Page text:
Today, we’re happy to be hosting Day 4 of a 5-day virtual tour for Raiders and Horse Thieves, a new memoir from Jackie Ellis Stewart.
In today’s stop on the tour, Jackie offers some writing tips.
Writing Tips from Author Jackie Ellis Stewart
All my life I’ve yearned to be able to sing. Once I took a voice class through the continuing education department at the University of Memphis, and at the first session, backed the defenseless instructor into a diplomatic corner.
“Just tell me once and for all,” I begged. “Can I sing?”
There was a significant pause, which I should have taken for an obvious negative response. “Well,” she responded brightly. “I’ve heard lots worse who thought they could sing.”
I floated halfway home on a blissful cloud of musical notes before the implication of her answer finally hit home.
That was 15 or 20 years ago. What little voice I had is long gone. I am now a lector at church, instead of sitting in the choir loft.
In the meantime, I’ve discovered I have some talent as a writer. Years of hard work paid off this past month when Texas A&M University Press published my first book, Raiders and Horse Thieves, Memoir of a Central Texas Baby Boomer.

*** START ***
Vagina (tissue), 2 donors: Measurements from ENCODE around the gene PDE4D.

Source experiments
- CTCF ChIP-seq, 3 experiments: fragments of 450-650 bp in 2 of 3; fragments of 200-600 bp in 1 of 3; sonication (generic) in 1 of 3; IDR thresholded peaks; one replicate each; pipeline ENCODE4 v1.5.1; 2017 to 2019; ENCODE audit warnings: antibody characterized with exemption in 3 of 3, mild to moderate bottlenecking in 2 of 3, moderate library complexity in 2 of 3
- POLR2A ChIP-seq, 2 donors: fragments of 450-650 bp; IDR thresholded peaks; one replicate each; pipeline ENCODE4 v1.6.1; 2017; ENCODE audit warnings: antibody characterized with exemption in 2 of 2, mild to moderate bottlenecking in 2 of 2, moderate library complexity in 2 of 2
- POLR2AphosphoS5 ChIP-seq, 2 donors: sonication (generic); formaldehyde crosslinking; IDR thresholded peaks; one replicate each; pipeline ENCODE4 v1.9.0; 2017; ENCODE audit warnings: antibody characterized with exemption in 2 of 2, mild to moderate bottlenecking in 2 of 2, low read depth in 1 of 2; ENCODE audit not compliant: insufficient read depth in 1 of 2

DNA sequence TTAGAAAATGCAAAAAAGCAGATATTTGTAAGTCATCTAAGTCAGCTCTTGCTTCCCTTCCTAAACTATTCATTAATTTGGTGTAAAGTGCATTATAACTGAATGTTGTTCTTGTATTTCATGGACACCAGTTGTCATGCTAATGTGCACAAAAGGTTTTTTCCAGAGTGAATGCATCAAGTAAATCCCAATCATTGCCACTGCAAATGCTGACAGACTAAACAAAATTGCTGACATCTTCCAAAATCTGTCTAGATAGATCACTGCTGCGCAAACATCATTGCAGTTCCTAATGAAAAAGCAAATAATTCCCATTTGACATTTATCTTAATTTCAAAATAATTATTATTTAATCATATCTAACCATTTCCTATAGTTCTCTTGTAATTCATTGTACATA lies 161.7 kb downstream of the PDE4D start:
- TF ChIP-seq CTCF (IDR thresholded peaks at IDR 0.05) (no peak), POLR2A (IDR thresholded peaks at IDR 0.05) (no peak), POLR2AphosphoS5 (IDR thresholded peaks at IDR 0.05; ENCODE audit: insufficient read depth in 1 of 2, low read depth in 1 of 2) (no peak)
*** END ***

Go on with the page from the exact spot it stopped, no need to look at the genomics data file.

Although writing is a terrific challenge, it can also be tremendously fulfilling.
Listed below are some of the habits and practices I’ve found helpful as a neophyte writer.
• Read everything; fluff as well as serious literature; non-fiction and fiction. Learn to distinguish well-constructed fluff from junk. Notice how good dialogue is recorded on the page and how various authors handle action and describe characters.
• Haunt the library and learn all you can about authors and publishers. There’s much to be learned from writers who were popular in earlier times.
• Join a book discussion group that really reads the book and discusses it in depth. There are lots of book discussion groups in every community; however, many are wine and cheese enthusiasts disguised as readers.
• Attend literary events in your community. Go to book signings and ask the author about his/her daily writing schedule. Many will block off major sections of their day to writing alternated with some form of exercise.
• Take classes in writing. Listen carefully to what the instructor advises and do it.
• Become a people watcher and an eavesdropper. Pay attention to what people say and how they behave. Make notes of things you see in your daily life that catch your fancy. People can say and do the most incredible things. I recently found the name for a future character from the name of a dealership imprinted on the back of a van that pulled out of a parking lot in front of me.
• Keep a notebook specifically for quirky things you hear or see or ideas you have for future use.
• Carve out time in your daily schedule to regularly write and stick to it.
Follow every day of this tour by going to http://www.bestauthorinterviews.com.
I spend hours working at this table as pictured here with my faithful assistant, George the better-than-standard poodle.
Creative Caravan Club